Instructions to Build a Back Porch

Constructing a back porch can enhance your home's living space and market value. It's relatively easy to add a back porch onto almost any type of structure, since it requires only a basic plan and affordable materials. If you have a concrete slab or decking already in place, this will make it easier to construct a porch. Always obtain a building permit before you start to build.

Sound Flooring

Some type of back porch will fit almost any home.

Before you design the porch itself, spend time getting the support decking or concrete base in shape.  You might need to deepen or widen a concrete base.

Or, you might want to expand decking to provide flooring for a bigger porch covering.  Make any repairs on an existing base or build one that is strong enough to support the new weight.

If you're in doubt, tear up flooring and build from the ground up. 

Detailed Plans

Never attempt to build a porch without designing every square inch on paper.  A porch will add more value to your home if it's planned and built well.

Do a lot of measuring and draw sketches of your home with a precise design.  Graph paper should be used to lay out the spacing of the posts and rafters from different perspectives.

You want to construct a porch that enhances the architecture of your house, so build the roof pitch and underhangs to blend with what's in place. 

Quality of Materials

The type of wood, railings, steps and roofing material will affect the design of the porch.  Avoid using second-grade lumber or recycled material.

Instead, shop for first-rate materials in classified ads that are left over from other projects.  Build posts from lumber no smaller than 8 inches by 8 inches to get an upscale look.

Skimping on materials can make the porch roof weak, too.  Drive around your neighborhood to view types of back porches in place.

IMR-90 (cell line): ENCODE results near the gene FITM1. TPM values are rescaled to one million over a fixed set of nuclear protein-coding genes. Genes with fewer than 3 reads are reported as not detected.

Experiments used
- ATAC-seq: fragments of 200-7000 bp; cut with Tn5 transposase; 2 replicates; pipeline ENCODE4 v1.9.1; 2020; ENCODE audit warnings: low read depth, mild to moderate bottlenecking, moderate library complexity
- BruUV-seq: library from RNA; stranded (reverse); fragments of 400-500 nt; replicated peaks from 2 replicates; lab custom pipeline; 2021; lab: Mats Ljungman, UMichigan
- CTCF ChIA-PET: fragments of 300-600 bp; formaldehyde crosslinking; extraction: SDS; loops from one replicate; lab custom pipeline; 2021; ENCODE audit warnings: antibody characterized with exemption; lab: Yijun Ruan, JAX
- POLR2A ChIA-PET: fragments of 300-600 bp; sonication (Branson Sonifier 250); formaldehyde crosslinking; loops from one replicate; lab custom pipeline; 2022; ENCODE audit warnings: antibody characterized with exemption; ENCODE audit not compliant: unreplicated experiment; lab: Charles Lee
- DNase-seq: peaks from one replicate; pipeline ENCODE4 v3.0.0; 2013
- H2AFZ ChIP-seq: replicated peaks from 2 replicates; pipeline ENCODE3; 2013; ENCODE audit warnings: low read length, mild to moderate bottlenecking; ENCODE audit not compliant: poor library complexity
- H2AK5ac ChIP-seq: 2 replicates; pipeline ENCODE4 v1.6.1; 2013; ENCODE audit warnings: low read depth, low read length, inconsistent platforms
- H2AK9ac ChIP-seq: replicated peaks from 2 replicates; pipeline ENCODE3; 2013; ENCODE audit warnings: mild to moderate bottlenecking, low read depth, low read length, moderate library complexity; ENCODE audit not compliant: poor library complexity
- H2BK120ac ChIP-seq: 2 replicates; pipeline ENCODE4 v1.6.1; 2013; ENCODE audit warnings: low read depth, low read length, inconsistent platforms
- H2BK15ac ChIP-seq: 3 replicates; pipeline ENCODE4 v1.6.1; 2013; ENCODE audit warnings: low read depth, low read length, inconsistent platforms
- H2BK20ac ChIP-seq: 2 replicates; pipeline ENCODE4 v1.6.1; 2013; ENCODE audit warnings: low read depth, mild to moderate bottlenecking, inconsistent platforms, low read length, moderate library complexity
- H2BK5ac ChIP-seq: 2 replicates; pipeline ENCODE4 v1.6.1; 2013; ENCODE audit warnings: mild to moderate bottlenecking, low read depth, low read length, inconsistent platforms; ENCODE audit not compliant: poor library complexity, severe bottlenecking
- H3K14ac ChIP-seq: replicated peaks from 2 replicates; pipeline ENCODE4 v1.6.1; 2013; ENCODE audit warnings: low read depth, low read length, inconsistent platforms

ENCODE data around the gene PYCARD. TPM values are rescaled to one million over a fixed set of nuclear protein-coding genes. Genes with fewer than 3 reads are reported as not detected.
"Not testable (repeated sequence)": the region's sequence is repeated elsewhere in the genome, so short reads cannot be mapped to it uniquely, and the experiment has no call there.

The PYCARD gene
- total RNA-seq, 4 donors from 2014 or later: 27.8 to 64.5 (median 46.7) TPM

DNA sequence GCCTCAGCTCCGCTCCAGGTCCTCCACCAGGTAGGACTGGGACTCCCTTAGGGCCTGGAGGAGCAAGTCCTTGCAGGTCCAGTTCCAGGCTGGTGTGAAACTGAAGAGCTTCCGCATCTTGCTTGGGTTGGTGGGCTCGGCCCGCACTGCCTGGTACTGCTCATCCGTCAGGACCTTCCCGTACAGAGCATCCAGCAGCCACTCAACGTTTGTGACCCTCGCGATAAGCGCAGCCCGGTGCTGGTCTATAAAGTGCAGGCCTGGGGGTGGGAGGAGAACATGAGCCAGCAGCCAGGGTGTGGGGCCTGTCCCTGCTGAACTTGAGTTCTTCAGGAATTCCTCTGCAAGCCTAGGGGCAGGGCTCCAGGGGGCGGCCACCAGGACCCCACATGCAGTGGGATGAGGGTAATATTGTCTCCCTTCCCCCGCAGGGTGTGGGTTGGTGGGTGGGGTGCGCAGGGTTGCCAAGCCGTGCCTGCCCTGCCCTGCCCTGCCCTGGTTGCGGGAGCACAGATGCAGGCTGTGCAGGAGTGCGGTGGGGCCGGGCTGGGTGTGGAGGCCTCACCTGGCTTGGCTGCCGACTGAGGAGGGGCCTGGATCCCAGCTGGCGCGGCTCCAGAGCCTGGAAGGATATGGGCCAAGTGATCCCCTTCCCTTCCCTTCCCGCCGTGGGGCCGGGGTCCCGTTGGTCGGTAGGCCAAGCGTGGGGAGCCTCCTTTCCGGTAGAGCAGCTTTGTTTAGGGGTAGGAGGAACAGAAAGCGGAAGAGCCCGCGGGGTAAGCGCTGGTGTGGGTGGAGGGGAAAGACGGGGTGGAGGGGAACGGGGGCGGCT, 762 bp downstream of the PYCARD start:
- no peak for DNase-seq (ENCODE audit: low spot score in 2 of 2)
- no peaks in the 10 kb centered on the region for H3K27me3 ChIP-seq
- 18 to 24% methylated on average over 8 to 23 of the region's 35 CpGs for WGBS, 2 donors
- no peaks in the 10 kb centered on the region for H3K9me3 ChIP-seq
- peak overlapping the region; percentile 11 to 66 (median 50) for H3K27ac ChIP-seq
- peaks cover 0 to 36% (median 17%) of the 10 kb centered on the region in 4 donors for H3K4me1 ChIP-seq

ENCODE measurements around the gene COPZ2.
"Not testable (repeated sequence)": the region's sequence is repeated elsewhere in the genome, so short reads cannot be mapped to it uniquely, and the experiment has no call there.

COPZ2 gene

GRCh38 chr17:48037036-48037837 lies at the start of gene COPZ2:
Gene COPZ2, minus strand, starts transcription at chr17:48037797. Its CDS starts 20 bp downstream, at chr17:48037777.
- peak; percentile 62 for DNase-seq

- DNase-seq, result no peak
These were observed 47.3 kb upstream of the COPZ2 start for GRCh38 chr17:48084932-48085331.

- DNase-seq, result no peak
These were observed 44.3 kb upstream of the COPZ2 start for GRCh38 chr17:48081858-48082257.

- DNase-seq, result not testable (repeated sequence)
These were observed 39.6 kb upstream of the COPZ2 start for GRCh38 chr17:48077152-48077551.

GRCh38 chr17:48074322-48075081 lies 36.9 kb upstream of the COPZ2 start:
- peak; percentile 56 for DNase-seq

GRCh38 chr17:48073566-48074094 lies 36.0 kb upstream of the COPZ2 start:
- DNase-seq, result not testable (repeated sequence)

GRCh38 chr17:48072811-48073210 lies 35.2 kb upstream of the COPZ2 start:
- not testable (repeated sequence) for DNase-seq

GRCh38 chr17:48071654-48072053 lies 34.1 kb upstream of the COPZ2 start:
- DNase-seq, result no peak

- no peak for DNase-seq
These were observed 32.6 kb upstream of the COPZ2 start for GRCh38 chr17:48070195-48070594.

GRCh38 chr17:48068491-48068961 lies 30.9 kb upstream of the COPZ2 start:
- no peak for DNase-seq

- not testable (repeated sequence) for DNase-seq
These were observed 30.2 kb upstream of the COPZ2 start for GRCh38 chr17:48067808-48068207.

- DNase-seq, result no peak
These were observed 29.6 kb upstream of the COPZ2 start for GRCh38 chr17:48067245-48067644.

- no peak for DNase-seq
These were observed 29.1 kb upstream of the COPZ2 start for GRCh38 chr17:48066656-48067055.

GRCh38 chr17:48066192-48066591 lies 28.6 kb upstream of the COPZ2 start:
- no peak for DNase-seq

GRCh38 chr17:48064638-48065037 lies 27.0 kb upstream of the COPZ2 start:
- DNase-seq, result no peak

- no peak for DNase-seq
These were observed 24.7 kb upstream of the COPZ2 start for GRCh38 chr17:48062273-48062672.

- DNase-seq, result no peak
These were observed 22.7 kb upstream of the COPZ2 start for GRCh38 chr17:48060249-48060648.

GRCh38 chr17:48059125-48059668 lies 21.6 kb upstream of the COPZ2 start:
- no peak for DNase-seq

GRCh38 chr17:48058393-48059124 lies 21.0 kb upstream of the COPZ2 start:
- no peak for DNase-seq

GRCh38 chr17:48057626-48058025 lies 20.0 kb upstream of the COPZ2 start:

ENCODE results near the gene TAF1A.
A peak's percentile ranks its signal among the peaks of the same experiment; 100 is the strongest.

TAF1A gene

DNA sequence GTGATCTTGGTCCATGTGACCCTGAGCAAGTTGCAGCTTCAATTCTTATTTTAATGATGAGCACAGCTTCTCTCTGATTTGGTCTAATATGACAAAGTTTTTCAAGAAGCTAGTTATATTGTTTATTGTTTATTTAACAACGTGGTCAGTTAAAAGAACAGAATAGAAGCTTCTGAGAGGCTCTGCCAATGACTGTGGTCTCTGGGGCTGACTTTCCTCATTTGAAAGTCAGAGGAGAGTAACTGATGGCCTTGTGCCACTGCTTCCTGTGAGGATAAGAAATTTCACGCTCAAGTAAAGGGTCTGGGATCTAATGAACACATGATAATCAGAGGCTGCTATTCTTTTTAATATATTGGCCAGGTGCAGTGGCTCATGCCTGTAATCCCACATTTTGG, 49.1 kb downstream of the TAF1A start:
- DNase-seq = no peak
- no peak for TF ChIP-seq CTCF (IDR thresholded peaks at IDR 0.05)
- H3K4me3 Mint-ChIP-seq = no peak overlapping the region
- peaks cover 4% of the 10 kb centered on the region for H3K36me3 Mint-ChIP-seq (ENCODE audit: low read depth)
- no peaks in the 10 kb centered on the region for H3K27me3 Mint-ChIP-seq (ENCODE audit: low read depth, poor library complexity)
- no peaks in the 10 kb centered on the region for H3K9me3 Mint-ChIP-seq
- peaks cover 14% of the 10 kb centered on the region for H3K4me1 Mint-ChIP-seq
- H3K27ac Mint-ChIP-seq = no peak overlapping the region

Professional Help

Building a porch yourself can go smoothly, even without a great deal of experience, if you have a good carpenter to assist.  It's important to cut rafters and railings on specific angles and miter corners professionally to get a nice look.

Spend time on detailing all workmanship, since materials will cost basically the same for an average job or an excellent job.  When it comes to carpentry, precision in cutting and fitting all pieces together will result in a job you'll be proud of.

Assembling the Unit

How you hammer and nail sections together is important.  For example, use stainless steel nails to prevent future rust marks on the wood.

Use a nail gun to counter-sink nails so they won't show in certain places.  Flat-head nails and flat-head screws yield a better job of crafting the porch.

It's often easier to buy pre-made railings with balusters in place, since it's difficult to get this kind of professional look by building rails yourself. 

Finishing Touches

Once you have the porch framework secured in place, go back over the surfaces to use caulking or wood filler before painting or staining.  Craftsmanship takes time, but it will add to the end result of the porch and its value to the overall house.

Preserve any lumber decking with primer, quality paint or stain and sealer.  Do not put furniture on the porch flooring until the surface has dried for several days.

About the Author

Judi Light Hopson is a national columnist for McClatchy Newspapers. She is founder of Hopson Global Education and Training and co-author of the college textbook, Burnout to Balance: EMS Stress. She holds a degree in psychology from East Tennessee State University, and has been a professional writer for 25 years.

Photo Credits

  • rocking chair on cape may home porch image by Jorge Moro from Fotolia.com